Snake Bites: Identification, Symptoms and Treatment

Snake Bites

The injuries that snake bites can cause range from mild to severe, but the chance of dying from one in the U.S. is virtually zero. People can usually survive venomous bites if they seek immediate medical attention.

Snake bites are uncommon in the United States, where they are very rarely fatal. Not all species of snake are venomous. Knowing which snake has bitten a person will help with treatment. All bites from snakes require medical attention, even if the snake is nonvenomous. Proper wound care can help prevent infection and limit how severe the injury becomes.

It is vital never to assume that a snake is nonvenomous without first consulting an expert. The misclassification of snake species could be fatal.

snake bites

In this article, we shed light on snake bite symptoms and how to identify venomous and nonvenomous snakes in America. We also cover treatment and first aid for bites from snakes.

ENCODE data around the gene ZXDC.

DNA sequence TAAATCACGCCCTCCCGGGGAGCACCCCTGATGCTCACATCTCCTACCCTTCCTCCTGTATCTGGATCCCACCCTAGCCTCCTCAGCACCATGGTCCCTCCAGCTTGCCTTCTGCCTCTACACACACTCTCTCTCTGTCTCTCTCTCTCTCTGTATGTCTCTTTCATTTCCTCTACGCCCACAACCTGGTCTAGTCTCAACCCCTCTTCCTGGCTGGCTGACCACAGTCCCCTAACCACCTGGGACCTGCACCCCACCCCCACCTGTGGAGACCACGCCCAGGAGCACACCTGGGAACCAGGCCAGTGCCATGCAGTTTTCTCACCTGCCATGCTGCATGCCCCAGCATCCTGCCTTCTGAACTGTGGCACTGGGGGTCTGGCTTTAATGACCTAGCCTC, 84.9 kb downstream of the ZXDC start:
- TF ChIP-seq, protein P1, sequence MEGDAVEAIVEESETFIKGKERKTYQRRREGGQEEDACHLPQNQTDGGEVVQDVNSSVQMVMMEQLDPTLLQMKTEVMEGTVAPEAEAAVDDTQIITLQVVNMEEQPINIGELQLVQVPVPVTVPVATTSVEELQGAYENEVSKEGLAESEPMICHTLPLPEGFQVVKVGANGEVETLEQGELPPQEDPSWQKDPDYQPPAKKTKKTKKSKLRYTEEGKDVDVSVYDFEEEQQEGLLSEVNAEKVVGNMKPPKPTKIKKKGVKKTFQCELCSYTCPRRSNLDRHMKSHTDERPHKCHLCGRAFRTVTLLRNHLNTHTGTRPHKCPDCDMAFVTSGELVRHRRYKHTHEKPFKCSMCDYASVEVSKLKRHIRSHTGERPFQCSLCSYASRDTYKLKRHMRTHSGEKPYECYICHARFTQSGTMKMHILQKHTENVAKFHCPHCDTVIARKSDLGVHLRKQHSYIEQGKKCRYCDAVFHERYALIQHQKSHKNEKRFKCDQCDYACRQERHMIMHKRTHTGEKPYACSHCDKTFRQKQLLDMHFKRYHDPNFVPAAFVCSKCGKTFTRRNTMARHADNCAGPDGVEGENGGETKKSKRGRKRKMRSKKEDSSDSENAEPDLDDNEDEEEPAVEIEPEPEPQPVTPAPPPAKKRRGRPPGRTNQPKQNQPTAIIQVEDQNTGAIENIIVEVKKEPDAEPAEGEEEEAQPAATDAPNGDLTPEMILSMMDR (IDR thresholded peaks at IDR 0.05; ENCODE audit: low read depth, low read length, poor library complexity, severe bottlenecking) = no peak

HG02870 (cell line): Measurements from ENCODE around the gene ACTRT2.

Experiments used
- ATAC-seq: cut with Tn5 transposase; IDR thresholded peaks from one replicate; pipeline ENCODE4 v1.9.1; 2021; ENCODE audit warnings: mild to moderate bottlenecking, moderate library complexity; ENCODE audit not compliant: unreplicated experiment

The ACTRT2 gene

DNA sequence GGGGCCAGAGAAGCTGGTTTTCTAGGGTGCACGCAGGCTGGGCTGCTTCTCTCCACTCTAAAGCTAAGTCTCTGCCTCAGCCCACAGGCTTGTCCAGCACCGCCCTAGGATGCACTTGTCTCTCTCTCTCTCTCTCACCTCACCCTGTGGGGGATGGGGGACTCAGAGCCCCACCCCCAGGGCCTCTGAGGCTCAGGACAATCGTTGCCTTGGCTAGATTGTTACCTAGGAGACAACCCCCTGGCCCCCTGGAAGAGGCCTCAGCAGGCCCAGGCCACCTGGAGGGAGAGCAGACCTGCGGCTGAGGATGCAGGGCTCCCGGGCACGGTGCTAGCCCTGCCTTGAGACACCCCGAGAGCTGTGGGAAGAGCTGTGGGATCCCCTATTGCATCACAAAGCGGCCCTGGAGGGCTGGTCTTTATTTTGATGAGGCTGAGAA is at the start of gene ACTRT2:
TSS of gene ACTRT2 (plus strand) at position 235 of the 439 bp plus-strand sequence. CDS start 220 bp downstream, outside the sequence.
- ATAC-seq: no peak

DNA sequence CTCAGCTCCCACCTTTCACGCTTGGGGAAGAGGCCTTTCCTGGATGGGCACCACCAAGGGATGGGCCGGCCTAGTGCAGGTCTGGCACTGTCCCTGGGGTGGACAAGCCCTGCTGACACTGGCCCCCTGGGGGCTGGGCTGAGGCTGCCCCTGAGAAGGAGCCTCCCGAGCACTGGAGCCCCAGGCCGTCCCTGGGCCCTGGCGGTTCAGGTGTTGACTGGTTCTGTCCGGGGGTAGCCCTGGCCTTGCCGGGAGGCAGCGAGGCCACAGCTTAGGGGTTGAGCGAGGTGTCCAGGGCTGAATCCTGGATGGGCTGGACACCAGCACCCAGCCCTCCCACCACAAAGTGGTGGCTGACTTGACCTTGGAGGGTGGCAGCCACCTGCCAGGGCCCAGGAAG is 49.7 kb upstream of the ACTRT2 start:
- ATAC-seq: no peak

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Fast Facts:

About 7,000–8,000 people get venomous snake bites in the U.S. each year, but only five of them die as a result. All venomous snakes in North America are either pit vipers or coral snakes. The vast majority of venomous bites are from pit vipers, and 50 percent of these are from rattlesnakes. Snakes will not bite humans unless they feel threatened, so leaving them alone is the best strategy for preventing a bite. Dead snakes can still bite, so avoid handling any snake in the wild.

Symptoms of snake bite